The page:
Melisa Napoles: The most prevalent are what you see on the screen here, so don’t be intimidated by AI and ML. It’s very powerful, but it’s nothing that can’t be wrangled. Embrace that idea of being a citizen data scientist. You do not have to be doing the most advanced things with ML to be getting incredible value and have impact. And remember those three Vs, volume, velocity, and variety as you embark on really testing and playing with ML type things.
Melisa Napoles: Remember these concepts of training and testing in the world of supervised and unsupervised machine learning, and then lastly, we didn’t have enough time for it, but remember that you should never be forcing your data to fit algorithms. Rather, you should be able to pick algorithms that fit the flow of your data so that you have accurate insights and you can make really quite powerful data-driven business decisions.
Melisa Napoles: I am going to play a very quick video here, which I find to be very inspiring and works its way into the world of figuring out ways to use machine learning to advance really the business and the world.
Speaker 3: One inventor is Benjamin Franklin.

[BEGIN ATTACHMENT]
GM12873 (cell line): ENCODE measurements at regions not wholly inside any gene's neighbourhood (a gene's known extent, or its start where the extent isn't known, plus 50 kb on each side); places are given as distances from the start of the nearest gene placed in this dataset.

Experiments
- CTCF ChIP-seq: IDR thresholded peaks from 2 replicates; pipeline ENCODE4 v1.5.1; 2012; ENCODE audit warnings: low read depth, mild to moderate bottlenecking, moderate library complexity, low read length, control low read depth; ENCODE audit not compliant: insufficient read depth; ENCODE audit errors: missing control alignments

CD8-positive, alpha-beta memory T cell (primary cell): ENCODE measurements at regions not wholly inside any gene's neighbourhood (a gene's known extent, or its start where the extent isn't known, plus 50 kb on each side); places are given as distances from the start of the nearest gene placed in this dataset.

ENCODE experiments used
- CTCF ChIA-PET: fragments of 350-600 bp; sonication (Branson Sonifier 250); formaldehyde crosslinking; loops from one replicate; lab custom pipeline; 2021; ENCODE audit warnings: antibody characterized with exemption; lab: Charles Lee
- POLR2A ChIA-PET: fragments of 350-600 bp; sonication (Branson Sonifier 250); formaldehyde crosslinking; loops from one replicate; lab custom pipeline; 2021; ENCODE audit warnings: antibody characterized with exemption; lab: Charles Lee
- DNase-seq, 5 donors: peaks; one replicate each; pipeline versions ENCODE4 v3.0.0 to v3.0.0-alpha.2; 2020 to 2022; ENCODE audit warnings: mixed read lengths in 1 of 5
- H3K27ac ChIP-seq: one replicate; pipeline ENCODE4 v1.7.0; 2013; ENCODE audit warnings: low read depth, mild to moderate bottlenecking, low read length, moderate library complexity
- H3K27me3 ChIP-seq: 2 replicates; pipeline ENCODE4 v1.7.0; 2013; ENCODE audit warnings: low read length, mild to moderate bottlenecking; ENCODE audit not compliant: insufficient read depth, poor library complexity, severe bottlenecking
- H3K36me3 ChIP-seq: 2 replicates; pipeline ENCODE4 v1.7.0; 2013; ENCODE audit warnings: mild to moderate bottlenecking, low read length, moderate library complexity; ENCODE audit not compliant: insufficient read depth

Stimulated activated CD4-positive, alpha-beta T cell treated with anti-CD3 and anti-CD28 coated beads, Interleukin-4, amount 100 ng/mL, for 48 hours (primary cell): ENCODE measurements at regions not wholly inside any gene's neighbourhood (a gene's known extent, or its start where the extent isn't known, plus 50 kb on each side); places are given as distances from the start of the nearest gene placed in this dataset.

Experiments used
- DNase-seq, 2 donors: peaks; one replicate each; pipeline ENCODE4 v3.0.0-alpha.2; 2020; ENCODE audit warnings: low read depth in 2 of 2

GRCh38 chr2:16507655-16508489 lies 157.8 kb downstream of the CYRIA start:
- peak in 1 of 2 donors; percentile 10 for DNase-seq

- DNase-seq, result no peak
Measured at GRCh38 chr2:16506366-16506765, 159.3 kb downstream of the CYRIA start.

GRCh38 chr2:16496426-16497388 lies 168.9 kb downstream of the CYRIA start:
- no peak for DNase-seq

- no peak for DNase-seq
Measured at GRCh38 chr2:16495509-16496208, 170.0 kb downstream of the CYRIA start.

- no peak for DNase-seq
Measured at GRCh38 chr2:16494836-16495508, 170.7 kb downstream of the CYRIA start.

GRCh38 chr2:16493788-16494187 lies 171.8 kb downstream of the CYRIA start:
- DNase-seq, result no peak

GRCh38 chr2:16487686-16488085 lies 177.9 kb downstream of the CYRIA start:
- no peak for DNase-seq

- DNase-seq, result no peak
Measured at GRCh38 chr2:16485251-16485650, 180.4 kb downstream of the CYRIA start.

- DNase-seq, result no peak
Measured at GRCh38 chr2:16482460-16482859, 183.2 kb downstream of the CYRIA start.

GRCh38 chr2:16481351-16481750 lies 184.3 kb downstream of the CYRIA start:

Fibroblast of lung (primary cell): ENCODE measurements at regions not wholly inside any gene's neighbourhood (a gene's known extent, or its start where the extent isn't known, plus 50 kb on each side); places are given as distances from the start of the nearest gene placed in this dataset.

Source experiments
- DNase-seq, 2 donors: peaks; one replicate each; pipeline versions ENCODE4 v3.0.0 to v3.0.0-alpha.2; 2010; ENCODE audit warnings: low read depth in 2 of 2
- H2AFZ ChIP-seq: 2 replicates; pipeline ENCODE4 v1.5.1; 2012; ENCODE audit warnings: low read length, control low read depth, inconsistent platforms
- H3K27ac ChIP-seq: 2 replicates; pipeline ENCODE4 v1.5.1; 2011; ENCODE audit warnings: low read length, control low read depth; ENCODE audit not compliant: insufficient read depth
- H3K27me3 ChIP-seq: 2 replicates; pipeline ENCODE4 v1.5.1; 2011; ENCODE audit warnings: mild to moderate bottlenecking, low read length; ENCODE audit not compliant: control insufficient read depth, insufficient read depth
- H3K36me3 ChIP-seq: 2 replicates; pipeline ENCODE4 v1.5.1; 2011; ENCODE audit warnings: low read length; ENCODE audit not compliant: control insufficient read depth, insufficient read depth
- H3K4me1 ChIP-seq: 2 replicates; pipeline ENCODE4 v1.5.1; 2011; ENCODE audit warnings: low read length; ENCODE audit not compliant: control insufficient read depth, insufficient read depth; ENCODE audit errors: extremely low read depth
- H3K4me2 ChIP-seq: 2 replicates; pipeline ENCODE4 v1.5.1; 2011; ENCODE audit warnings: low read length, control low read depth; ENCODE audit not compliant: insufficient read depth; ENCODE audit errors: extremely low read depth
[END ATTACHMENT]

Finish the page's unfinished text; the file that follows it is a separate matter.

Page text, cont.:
Speaker 4: Leonardo da Vinci.
Speaker 5: Thomas.
Speaker 6: Edison.
Speaker 7: Alexander Bell Graham.
Speaker 4: No.
Speaker 7: That’s kind of a tough one.
Speaker 8: Um.
Speaker 9: In school, it was always a male inventor, I just realized.
Speaker 10: To know that there were women before me…
Speaker 9: It gives me motivation that I can invent something, make maybe a change in the world, and that would be really cool.
Melisa Napoles: All right, so that was a campaign that Microsoft put out for International Women’s Day in 2016. I fell in love with it when I first saw it and I still watch it every now and again just to remind me of a few things.
Melisa Napoles: Lastly here, I do just … Let me see. There we go. What I have to remind myself of, and what I hope that I leave all of you with, is in the world of figuring out how to work with machine learning and not be intimidated by it, but find productive uses for it, don’t be afraid to go out there and really respectfully challenge the status quo.
Melisa Napoles: All right. That’s all from my part. Thank you so much to the Girl Geek organization for letting me speak with you all here today and also letting me learn from the rest of the speakers. It’s been a great event so far.
Sukrutha Bhadouria: Hi. Thanks so much, Melisa. This was great. I want to make sure to thank you for making time for this on a busy weekday. We have some questions that we will take offline, so they’ll be answered offline. Thank you so much, Melisa.
Melisa Napoles: No problem. Take care.